As you may imagine, at the Academy of Culinary Nutrition we are huge fans of cooking from scratch as much as we can. Pre-cooked and pre-prepared foods are more expensive, and may contain additional ingredients that detract from our health. If you’ve tried to cook beans and grains at home and simply end up with a pile of mush, this guide to cooking great-textured beans and grains is here to help.
Why Cook Beans and Grains at Home?
Home-cooked beans and grains are:
- Cheaper than canned or pre-cooked
- Easy to make
- Simple to batch prep for meals throughout the week, or you can freeze to use them later
- Free of bisphenol A (BPA), a hormone-disrupting chemical found in canned goods
- Low waste or zero waste if you bring your own containers to the grocery store or purchase in bulk
- Versatile for a number of different recipes, including dips, burgers, salads, soups and one-pot meals
- Quick-cooking if you have certain appliances like the Instant Pot or a rice cooker
- Easier to digest by adding specific herbs and spices
Culinary Nutrition Benefits of Beans and Legumes
Beans are good sources of:
- Protein, which is important for building and maintaining immunity, boosting energy levels, encouraging healing and repair, and assembling enzymes and hormones.
- Fibre, crucial for proper digestion, cardiovascular health and blood sugar balance.
- Iron for supporting energy levels and shuttling oxygen throughout the body.
- Folate, a B vitamin that plays a key role in brain and nervous system health and development, red blood cell production, and reproductive health.
- Antioxidants, which help reduce damage in the body and protect our cells from harm.
Types of beans and legumes:
- Black beans
- Kidney beans
- Cannellini beans
- Adzuki beans
- Lima beans
- Black-eyed peas
- Navy beans
- Pinto beans
- Soy beans
- Mung beans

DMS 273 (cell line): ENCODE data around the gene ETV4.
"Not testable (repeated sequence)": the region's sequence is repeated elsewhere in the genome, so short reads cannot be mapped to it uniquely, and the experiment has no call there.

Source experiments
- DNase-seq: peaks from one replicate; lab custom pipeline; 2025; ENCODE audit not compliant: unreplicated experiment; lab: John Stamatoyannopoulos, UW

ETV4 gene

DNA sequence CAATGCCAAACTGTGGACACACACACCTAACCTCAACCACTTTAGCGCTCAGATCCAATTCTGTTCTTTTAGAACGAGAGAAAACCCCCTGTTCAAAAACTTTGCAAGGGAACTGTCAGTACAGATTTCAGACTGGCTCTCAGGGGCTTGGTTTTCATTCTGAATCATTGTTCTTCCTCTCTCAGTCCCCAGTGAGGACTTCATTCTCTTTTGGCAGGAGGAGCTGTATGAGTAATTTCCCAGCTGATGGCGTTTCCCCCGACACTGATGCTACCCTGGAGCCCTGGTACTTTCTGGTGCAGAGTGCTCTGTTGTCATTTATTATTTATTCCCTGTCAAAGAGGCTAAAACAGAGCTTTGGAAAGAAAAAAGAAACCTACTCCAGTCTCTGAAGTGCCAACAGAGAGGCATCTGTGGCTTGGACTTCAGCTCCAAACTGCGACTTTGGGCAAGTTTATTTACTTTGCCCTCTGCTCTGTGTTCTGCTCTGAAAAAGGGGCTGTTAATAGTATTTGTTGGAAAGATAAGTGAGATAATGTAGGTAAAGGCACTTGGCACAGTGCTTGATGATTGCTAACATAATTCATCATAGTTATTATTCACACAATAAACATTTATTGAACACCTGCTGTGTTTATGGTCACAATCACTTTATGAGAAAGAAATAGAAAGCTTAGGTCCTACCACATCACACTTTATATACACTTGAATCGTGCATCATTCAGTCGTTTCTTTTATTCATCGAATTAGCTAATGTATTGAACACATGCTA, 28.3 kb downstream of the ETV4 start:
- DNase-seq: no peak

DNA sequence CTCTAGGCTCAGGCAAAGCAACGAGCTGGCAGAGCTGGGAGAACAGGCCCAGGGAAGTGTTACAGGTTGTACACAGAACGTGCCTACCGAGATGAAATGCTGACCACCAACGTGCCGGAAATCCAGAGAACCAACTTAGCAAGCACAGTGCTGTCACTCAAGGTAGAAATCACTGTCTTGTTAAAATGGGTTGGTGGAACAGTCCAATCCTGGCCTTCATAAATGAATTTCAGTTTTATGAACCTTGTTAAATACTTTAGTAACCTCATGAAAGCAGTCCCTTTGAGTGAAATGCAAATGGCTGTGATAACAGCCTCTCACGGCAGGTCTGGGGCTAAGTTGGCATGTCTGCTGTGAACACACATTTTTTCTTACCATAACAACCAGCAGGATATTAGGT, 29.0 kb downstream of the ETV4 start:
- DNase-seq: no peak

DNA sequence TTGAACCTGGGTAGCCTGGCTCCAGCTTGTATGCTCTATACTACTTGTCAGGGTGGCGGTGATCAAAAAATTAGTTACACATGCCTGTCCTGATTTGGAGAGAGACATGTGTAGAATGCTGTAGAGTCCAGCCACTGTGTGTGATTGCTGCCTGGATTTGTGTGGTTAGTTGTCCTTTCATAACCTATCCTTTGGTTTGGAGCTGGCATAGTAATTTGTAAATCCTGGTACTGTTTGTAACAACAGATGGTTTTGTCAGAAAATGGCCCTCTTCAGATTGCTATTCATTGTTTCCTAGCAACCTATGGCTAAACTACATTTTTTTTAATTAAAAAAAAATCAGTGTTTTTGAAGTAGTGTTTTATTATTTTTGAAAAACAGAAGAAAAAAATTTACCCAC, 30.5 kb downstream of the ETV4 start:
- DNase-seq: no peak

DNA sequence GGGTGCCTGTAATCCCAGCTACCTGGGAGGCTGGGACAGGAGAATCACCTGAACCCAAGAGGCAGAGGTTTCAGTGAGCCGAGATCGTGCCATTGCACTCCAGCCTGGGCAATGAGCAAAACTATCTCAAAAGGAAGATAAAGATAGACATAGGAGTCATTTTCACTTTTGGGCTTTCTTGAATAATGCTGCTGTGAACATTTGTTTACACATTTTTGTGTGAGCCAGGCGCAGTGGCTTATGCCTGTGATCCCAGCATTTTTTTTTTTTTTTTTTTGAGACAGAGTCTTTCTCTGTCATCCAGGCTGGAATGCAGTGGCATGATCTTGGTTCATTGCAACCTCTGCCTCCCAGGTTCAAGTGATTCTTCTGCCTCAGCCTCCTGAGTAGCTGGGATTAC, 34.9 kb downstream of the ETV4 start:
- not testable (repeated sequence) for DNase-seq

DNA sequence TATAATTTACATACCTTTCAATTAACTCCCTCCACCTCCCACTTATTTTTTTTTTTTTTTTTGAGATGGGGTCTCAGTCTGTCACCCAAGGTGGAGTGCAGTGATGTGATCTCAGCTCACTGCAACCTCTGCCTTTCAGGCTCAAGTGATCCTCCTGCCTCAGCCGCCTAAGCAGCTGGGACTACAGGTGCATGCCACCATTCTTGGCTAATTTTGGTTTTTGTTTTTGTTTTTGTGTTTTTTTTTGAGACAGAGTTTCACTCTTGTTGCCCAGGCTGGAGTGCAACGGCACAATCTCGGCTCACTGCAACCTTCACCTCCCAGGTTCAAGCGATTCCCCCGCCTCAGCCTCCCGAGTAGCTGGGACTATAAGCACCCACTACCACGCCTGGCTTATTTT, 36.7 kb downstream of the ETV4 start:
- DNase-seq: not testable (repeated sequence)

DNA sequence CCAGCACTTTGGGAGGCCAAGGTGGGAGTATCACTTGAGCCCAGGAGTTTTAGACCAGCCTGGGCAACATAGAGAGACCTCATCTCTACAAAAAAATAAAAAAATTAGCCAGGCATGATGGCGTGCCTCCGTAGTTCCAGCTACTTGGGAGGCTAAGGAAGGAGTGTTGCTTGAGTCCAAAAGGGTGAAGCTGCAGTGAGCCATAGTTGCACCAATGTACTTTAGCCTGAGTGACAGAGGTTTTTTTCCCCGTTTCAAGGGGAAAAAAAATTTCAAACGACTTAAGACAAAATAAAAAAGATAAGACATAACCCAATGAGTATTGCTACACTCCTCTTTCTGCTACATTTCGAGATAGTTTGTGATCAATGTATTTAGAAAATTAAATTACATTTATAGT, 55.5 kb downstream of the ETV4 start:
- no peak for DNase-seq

- Pinto beans
- Lentils (red, green, black)
- Split peas
Culinary Nutrition Benefits of Gluten-Free Grains
Our Culinary Nutrition Expert Program is exclusively gluten-free because evidence indicates a gluten-free diet is beneficial for a wide range of health conditions.
Health-wise, gluten-free grains are great sources of:
- B vitamins, essential for energy levels and managing stress.
- Fibre, important for digestion, regularity, blood sugar balance and satiety, cardiovascular health and weight management.
- Magnesium, a mineral that helps us relax and supports bone health.
- Iron for energy levels.
- A spectrum of vitamins and minerals associated with improved overall longevity.
Gluten-free grains include:
- Rice (white, brown)
- Oats (if certified gluten-free, check labels)
Gluten-free pseudograins aren’t technically true grains because they are not grasses, but they are cooked and used like grains. They are:
- Wild rice
How To Cook Beans: a step-by-step guide
- A large bowl for soaking
- Fresh water
- Dried beans
- A large pot for cooking
- Strainer or colander
What To Do:
- Place 1 cup of beans in your large bowl and cover with fresh water. The water should cover the beans by at least 2 inches, as they will expand as they soak.
- Soak 8 hours, or overnight.
- Drain and rinse your beans in the strainer or colander. Rinse for a couple of minutes to ensure the anti-nutrients are released (more on that below!).
- Add the soaked beans into the pot and cover with more fresh water (do not use your saved bean water). Bring to a boil.
- Cook beans until they are tender – cooking times will vary on the size of the bean and if they were soaked for extra time. Larger beans will take 30-40 minutes, lentils are much quicker. Download our chart of cooking times for specific beans by filling out the form below.
- When the beans are finished cooking, drain and rinse them in cold water.
- Use in your favourite recipes, or freeze them for later.
How To Make Beans More Digestible
Beans and legumes are packed with protein and complex carbohydrates, along with a specific type of carb called oligosaccharides that aren’t digested until they arrive in your colon. This can lead to some uncomfortable digestive symptoms, like bloating and gas. However, there are ways to make your beans more digestible, including:
- Soaking and rinsing as explained above.
- Adding seaweed like kombu to the pot when cooking, which tenderizes the beans.
- Adding digestive-friendly spices while cooking such as ginger, cumin, fennel seeds, turmeric, or asafoetida.
- Don’t add salt until after the beans have cooked – salt during cooking will make them tougher.
- Start off by eating small amounts of beans and legumes and increase as you become more tolerant.
How to Cook Beans: Troubleshooting
One of the most common complaints we hear from Culinary Nutrition Expert students is that home-cooked beans are too tough. In addition to using a seaweed to soften, baking soda may help. Also, double-check that you are using fresh beans – if they’ve been sitting in your pantry for three years, they’re going to be tougher and drier.